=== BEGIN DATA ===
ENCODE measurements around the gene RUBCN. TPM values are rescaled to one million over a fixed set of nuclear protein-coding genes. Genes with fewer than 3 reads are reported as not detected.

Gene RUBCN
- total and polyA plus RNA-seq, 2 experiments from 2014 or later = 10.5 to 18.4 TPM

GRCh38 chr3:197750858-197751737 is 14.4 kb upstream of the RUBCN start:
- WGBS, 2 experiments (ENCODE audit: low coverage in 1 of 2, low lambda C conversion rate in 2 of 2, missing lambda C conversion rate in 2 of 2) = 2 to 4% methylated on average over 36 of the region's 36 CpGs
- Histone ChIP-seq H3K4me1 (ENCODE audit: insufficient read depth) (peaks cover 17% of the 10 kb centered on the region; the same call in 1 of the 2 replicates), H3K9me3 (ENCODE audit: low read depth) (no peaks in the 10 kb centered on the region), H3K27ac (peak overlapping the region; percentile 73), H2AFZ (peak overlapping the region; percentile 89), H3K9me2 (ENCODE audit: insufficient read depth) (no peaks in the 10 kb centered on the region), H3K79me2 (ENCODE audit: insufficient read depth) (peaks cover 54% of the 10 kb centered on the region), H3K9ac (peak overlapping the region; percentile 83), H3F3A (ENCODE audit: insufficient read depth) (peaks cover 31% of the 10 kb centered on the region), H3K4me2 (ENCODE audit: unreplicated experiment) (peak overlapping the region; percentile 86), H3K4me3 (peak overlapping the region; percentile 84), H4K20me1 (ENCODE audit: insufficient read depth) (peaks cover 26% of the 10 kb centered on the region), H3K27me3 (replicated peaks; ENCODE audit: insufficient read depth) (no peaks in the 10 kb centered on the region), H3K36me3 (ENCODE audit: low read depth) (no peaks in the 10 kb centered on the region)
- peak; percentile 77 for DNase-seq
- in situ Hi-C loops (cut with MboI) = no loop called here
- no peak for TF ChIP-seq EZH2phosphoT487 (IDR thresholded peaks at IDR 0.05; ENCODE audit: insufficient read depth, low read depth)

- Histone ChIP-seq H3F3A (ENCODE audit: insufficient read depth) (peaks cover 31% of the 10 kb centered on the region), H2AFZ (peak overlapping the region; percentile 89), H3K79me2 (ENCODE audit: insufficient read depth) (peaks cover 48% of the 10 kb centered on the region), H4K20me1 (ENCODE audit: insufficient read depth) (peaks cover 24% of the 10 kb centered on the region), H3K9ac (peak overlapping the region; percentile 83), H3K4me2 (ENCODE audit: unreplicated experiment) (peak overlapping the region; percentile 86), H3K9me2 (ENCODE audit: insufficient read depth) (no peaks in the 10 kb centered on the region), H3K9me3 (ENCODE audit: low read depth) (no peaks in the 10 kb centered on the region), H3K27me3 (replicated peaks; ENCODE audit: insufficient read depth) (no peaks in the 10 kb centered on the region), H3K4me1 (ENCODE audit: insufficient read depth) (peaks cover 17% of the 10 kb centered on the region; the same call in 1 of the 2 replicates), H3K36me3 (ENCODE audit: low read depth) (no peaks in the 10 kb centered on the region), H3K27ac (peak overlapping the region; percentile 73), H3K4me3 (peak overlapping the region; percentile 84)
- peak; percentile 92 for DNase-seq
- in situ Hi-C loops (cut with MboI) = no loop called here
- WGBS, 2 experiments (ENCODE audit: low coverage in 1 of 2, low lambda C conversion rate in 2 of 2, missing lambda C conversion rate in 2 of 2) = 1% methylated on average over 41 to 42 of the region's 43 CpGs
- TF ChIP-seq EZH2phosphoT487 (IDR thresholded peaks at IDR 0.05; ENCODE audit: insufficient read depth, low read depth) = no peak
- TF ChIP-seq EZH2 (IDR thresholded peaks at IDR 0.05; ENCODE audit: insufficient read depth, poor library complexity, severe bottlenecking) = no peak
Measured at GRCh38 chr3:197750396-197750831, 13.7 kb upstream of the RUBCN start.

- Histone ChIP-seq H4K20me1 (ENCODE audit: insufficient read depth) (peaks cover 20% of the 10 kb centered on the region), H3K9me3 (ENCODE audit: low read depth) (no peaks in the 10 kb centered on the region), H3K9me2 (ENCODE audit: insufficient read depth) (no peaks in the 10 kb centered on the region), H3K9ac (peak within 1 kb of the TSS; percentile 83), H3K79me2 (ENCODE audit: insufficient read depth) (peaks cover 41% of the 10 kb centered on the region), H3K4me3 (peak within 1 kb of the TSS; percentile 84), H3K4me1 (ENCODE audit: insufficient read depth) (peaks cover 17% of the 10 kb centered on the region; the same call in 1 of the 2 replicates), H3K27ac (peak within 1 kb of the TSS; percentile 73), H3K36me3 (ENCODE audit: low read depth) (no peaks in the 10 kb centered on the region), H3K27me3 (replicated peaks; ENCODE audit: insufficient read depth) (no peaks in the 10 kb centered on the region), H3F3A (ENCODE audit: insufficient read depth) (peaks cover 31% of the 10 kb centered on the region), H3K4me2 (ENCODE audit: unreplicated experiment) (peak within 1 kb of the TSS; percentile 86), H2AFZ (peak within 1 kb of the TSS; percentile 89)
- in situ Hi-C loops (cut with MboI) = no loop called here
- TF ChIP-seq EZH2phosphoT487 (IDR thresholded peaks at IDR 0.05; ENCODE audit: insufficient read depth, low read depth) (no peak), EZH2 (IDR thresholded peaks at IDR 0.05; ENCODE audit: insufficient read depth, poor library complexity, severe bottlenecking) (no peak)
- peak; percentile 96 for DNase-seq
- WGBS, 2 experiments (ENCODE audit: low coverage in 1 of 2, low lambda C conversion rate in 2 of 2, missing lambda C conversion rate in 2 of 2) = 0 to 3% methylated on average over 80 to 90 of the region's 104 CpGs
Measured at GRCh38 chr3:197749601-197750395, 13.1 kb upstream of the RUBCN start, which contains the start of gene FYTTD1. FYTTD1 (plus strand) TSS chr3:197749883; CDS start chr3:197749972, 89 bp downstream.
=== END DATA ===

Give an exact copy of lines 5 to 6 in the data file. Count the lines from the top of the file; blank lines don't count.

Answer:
- WGBS, 2 experiments (ENCODE audit: low coverage in 1 of 2, low lambda C conversion rate in 2 of 2, missing lambda C conversion rate in 2 of 2) = 2 to 4% methylated on average over 36 of the region's 36 CpGs
- Histone ChIP-seq H3K4me1 (ENCODE audit: insufficient read depth) (peaks cover 17% of the 10 kb centered on the region; the same call in 1 of the 2 replicates), H3K9me3 (ENCODE audit: low read depth) (no peaks in the 10 kb centered on the region), H3K27ac (peak overlapping the region; percentile 73), H2AFZ (peak overlapping the region; percentile 89), H3K9me2 (ENCODE audit: insufficient read depth) (no peaks in the 10 kb centered on the region), H3K79me2 (ENCODE audit: insufficient read depth) (peaks cover 54% of the 10 kb centered on the region), H3K9ac (peak overlapping the region; percentile 83), H3F3A (ENCODE audit: insufficient read depth) (peaks cover 31% of the 10 kb centered on the region), H3K4me2 (ENCODE audit: unreplicated experiment) (peak overlapping the region; percentile 86), H3K4me3 (peak overlapping the region; percentile 84), H4K20me1 (ENCODE audit: insufficient read depth) (peaks cover 26% of the 10 kb centered on the region), H3K27me3 (replicated peaks; ENCODE audit: insufficient read depth) (no peaks in the 10 kb centered on the region), H3K36me3 (ENCODE audit: low read depth) (no peaks in the 10 kb centered on the region)